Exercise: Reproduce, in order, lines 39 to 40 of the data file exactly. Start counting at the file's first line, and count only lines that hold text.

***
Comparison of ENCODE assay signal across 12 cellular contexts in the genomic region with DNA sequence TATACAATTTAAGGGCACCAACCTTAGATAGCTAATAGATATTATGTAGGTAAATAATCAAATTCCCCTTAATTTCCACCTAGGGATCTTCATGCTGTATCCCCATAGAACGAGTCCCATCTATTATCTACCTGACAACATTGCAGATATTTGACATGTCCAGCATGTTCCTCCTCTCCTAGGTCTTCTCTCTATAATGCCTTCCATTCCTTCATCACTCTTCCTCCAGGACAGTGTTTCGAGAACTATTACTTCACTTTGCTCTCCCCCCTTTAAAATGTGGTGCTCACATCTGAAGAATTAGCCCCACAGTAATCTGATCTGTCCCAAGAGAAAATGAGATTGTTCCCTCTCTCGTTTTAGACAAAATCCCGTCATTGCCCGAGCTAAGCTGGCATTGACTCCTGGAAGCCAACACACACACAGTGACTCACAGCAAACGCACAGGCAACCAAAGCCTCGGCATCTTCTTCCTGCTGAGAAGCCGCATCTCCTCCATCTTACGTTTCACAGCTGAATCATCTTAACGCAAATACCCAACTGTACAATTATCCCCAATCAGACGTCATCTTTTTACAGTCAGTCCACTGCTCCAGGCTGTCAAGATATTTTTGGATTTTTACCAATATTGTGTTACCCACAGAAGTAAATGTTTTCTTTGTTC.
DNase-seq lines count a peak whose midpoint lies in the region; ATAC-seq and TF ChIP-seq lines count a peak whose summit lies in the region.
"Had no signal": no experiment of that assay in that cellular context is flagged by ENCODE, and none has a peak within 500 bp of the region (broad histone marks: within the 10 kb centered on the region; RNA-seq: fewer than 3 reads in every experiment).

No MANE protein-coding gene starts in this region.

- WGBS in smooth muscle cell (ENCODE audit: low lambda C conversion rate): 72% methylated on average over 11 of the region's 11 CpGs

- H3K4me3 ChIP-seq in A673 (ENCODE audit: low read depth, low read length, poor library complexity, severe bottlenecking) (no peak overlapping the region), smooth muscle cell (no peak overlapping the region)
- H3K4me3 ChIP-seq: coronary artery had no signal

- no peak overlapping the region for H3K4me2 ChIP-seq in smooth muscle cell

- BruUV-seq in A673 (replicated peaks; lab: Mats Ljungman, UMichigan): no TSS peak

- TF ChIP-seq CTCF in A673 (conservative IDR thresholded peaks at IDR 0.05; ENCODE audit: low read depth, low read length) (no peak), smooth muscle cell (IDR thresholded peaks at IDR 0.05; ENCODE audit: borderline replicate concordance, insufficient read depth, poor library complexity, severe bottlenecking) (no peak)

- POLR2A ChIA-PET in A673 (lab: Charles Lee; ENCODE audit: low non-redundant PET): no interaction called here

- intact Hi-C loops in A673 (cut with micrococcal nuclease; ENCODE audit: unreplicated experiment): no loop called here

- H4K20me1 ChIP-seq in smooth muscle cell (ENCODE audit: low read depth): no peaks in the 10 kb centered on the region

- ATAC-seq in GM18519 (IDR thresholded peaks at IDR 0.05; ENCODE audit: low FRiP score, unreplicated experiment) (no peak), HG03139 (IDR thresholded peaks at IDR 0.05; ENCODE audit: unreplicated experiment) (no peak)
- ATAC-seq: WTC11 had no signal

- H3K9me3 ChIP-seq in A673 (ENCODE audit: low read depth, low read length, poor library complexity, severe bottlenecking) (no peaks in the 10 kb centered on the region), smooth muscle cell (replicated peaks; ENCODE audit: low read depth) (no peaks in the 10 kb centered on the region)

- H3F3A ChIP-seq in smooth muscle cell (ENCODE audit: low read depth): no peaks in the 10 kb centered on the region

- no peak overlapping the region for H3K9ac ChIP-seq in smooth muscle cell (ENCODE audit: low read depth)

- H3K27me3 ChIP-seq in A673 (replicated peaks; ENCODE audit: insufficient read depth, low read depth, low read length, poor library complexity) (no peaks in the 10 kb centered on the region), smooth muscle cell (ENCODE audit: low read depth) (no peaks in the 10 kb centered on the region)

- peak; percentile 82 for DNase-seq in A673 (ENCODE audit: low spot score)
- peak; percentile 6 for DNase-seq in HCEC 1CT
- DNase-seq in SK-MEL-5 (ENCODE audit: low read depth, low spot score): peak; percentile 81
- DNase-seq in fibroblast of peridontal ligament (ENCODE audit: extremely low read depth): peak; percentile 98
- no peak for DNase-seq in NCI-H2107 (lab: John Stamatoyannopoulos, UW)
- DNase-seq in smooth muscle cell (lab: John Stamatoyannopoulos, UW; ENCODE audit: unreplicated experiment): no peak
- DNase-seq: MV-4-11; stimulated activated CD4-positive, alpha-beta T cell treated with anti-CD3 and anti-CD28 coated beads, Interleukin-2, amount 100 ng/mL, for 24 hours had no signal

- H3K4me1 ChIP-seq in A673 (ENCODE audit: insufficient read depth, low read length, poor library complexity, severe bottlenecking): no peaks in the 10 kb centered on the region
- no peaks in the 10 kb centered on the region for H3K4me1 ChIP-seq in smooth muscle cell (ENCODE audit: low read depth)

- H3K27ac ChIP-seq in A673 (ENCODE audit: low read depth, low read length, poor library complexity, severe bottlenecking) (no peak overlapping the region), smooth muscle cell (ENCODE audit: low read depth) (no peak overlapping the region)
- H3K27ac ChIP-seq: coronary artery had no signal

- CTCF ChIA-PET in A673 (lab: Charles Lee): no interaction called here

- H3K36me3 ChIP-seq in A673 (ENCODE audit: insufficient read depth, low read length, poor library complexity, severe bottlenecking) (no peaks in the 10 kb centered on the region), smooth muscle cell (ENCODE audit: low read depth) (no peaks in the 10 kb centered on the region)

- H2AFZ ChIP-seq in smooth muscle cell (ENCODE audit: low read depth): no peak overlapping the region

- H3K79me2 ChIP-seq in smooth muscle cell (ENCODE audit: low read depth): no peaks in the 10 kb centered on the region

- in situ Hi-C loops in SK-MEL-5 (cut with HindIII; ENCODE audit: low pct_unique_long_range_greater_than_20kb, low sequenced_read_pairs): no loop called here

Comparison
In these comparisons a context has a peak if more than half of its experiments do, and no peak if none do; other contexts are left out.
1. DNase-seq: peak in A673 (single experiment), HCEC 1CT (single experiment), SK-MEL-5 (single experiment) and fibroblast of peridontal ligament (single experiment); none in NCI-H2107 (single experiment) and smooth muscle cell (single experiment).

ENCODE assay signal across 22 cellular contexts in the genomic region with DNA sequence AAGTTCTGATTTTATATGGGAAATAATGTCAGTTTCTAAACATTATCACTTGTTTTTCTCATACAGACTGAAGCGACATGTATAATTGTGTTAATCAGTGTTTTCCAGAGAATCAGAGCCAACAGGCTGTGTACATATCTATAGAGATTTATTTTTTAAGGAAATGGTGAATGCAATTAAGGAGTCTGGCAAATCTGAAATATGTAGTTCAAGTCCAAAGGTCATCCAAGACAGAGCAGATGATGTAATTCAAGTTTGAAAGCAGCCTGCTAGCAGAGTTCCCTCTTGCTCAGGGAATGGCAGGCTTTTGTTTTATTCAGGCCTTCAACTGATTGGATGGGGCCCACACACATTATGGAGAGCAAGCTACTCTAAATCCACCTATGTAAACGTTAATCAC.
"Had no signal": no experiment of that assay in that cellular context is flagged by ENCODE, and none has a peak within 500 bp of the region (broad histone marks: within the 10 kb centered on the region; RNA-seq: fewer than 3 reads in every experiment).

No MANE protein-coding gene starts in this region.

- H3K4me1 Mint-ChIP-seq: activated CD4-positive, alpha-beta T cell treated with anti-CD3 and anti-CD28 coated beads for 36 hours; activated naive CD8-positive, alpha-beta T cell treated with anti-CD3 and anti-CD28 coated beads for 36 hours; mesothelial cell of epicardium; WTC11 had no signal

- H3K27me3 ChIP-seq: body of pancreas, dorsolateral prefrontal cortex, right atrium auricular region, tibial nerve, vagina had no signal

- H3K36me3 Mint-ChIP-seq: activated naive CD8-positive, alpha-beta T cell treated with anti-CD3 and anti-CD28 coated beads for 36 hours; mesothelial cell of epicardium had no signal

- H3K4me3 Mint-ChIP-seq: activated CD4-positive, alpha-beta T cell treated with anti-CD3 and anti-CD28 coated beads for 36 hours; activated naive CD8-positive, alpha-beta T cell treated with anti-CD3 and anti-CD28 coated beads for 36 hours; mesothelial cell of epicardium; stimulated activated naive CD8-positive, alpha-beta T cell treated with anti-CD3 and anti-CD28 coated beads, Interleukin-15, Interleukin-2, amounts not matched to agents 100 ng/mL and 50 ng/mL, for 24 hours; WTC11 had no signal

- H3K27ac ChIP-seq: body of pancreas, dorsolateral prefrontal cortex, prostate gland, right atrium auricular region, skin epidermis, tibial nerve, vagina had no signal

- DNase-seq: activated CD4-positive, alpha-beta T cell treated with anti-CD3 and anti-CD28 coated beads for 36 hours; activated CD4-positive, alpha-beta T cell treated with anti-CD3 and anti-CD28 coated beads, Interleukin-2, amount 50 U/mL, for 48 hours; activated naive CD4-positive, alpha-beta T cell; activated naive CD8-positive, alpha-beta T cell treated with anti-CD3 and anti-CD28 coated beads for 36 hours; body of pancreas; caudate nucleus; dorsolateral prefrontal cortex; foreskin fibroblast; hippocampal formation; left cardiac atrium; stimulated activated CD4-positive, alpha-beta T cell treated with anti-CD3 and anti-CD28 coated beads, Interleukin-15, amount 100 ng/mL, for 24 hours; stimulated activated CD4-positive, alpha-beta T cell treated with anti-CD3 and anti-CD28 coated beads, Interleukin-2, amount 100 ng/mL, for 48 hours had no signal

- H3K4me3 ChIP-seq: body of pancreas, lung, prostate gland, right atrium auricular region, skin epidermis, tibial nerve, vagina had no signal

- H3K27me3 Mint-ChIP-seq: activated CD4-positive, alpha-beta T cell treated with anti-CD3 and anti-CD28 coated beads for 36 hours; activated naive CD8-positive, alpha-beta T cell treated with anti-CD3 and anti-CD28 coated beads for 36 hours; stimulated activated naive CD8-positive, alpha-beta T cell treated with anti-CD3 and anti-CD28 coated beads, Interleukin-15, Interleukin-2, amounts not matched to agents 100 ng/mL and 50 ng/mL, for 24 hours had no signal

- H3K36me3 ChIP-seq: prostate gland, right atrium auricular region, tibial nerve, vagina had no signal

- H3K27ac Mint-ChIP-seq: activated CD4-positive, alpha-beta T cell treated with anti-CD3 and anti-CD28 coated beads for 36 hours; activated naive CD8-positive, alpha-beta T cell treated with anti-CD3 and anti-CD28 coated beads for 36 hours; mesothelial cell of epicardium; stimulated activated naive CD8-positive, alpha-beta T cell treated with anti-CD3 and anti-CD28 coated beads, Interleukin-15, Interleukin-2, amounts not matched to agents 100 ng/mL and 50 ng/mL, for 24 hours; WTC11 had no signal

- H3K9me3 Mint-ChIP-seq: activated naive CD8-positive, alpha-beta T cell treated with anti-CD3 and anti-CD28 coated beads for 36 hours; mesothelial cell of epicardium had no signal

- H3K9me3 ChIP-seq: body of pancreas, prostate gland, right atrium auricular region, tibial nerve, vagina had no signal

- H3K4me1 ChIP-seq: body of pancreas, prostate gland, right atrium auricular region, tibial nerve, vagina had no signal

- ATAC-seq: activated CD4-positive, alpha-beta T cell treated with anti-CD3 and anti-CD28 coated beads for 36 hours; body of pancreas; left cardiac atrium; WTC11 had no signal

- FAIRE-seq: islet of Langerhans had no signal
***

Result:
ENCODE assay signal across 22 cellular contexts in the genomic region with DNA sequence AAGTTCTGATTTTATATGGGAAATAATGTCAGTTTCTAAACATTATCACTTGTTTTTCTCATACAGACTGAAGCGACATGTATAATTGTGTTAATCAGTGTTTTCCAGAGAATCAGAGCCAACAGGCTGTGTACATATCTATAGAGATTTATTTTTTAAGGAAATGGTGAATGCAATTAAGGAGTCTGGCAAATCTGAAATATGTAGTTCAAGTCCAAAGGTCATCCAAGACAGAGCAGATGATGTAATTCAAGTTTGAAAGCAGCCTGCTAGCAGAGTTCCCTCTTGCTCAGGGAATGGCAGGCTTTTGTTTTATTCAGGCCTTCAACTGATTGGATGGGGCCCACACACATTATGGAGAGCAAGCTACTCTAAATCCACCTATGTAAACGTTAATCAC.
"Had no signal": no experiment of that assay in that cellular context is flagged by ENCODE, and none has a peak within 500 bp of the region (broad histone marks: within the 10 kb centered on the region; RNA-seq: fewer than 3 reads in every experiment).